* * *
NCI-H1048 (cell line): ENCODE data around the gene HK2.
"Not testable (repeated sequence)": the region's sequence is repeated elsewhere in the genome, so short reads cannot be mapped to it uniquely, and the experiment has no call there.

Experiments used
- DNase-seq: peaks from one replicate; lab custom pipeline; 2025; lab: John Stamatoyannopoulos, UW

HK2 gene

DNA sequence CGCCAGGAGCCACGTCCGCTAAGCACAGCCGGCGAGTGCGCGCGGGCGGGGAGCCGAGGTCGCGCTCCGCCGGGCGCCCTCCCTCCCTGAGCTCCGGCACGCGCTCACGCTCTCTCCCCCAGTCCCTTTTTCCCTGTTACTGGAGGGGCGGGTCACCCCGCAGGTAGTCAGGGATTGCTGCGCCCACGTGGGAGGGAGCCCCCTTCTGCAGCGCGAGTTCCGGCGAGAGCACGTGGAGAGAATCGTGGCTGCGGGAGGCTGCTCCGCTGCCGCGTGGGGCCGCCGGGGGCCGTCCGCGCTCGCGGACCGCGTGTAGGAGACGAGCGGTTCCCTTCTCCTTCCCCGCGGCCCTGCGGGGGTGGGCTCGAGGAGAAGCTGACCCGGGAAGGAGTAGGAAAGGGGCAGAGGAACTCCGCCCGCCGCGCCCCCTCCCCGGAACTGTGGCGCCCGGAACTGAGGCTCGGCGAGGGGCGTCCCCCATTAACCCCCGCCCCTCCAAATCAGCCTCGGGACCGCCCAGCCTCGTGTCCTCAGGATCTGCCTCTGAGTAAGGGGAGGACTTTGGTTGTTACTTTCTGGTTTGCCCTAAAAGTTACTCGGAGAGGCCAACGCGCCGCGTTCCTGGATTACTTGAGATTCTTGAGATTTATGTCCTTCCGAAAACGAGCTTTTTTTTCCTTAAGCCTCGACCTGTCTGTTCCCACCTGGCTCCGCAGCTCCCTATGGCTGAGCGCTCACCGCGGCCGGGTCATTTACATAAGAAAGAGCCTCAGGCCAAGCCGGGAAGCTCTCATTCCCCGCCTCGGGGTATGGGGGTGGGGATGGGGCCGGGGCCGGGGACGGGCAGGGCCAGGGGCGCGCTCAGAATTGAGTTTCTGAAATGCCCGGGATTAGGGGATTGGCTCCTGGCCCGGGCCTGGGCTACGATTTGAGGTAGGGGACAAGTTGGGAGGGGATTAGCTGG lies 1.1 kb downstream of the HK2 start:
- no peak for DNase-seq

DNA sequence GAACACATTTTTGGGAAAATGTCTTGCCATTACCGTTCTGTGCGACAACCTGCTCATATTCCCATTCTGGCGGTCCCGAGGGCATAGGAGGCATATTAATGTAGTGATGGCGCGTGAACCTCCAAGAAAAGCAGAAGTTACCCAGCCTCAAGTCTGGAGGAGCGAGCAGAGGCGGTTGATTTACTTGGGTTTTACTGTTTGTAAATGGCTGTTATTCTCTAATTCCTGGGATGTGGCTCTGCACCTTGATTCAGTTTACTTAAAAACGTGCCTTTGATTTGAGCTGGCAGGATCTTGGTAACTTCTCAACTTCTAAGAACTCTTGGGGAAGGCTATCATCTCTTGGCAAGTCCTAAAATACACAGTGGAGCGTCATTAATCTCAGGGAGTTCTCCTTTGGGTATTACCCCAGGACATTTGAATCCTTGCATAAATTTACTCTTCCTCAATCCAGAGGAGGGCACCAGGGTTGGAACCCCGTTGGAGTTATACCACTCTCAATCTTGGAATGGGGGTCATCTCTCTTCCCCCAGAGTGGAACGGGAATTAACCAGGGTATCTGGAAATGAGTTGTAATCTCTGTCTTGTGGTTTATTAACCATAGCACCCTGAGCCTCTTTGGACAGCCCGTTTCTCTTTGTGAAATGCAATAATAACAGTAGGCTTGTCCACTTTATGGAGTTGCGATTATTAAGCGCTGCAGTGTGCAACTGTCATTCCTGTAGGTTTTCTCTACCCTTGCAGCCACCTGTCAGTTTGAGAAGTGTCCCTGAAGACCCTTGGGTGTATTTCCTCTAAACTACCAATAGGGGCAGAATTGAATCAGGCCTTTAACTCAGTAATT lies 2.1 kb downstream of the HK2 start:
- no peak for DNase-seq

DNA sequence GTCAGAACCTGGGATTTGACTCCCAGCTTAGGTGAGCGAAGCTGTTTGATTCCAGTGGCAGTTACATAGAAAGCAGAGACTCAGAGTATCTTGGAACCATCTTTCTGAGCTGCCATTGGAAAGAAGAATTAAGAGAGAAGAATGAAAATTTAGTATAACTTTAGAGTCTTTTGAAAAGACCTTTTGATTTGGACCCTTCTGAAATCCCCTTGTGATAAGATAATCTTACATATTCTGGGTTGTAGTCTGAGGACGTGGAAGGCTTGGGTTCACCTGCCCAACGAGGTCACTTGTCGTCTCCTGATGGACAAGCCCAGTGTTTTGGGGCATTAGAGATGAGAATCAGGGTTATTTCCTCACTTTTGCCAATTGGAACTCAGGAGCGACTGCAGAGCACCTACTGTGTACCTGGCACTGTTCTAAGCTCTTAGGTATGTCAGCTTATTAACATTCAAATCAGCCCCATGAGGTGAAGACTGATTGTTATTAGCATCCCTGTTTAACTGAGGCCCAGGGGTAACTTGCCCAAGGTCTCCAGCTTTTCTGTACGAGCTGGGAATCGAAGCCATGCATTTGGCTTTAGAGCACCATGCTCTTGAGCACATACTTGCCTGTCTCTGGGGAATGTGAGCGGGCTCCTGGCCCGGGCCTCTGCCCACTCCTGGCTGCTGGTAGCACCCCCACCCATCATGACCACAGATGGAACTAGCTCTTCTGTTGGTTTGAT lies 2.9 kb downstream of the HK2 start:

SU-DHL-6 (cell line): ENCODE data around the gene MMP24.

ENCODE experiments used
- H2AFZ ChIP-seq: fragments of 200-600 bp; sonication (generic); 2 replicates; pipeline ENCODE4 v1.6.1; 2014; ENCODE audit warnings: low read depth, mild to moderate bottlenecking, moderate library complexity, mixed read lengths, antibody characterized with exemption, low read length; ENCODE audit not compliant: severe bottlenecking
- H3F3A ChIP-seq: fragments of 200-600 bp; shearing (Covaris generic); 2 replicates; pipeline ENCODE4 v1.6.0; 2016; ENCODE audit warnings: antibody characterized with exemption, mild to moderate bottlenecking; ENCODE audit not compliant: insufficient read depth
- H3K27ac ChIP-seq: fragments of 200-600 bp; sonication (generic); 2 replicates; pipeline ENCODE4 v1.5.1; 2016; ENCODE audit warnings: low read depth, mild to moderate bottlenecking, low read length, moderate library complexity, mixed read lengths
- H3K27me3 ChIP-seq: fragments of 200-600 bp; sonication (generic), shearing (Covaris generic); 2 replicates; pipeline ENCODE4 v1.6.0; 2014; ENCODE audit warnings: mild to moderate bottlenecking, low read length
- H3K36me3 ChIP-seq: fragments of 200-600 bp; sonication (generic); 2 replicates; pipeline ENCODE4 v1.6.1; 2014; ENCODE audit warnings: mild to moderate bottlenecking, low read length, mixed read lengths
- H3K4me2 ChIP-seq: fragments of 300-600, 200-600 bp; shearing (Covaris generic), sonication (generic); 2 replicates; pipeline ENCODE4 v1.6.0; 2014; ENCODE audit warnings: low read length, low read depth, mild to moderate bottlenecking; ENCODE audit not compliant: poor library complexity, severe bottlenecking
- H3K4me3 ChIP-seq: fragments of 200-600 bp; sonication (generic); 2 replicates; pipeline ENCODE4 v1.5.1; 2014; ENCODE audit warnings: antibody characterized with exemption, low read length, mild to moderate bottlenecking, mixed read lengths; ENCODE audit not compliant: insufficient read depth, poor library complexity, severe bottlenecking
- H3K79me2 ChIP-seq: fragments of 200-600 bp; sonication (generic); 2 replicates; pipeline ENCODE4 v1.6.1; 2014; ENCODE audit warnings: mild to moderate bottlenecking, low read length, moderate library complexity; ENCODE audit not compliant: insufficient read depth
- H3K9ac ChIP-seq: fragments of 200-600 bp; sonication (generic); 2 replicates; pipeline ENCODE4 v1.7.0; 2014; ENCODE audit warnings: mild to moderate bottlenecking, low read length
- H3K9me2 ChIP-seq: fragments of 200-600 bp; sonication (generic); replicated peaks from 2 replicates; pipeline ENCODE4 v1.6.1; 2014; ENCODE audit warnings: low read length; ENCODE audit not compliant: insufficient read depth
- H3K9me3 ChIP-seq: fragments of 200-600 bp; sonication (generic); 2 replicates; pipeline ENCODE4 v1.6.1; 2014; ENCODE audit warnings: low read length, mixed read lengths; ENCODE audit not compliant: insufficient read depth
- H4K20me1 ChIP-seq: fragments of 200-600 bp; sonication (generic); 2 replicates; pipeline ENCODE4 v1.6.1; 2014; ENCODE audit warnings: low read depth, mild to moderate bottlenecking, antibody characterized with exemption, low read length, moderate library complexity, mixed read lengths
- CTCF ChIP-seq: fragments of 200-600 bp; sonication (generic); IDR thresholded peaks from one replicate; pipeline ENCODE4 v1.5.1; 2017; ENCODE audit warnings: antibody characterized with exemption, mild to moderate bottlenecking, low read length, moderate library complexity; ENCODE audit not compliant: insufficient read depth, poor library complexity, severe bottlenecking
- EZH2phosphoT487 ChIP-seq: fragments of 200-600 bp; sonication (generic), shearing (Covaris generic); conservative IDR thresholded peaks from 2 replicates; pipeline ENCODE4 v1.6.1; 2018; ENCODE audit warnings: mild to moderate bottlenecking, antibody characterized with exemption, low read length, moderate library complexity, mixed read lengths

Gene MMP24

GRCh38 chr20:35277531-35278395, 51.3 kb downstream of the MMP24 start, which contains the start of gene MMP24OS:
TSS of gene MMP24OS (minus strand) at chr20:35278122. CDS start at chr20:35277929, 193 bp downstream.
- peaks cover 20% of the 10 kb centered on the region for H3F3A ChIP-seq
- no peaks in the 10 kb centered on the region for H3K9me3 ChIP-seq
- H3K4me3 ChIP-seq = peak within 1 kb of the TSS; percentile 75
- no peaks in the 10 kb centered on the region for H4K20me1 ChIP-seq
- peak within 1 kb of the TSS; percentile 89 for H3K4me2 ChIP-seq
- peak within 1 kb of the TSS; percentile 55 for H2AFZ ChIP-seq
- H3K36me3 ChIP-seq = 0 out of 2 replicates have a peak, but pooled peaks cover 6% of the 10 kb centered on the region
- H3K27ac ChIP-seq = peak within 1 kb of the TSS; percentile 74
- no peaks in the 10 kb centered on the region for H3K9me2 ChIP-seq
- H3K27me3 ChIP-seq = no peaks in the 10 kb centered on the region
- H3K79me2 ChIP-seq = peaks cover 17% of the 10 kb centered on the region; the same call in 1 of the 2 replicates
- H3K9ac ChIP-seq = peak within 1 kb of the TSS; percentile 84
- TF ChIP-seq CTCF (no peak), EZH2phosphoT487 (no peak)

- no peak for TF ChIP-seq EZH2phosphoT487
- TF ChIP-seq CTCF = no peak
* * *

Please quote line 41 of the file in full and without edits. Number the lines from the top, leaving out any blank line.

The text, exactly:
- H3K9ac ChIP-seq = peak within 1 kb of the TSS; percentile 84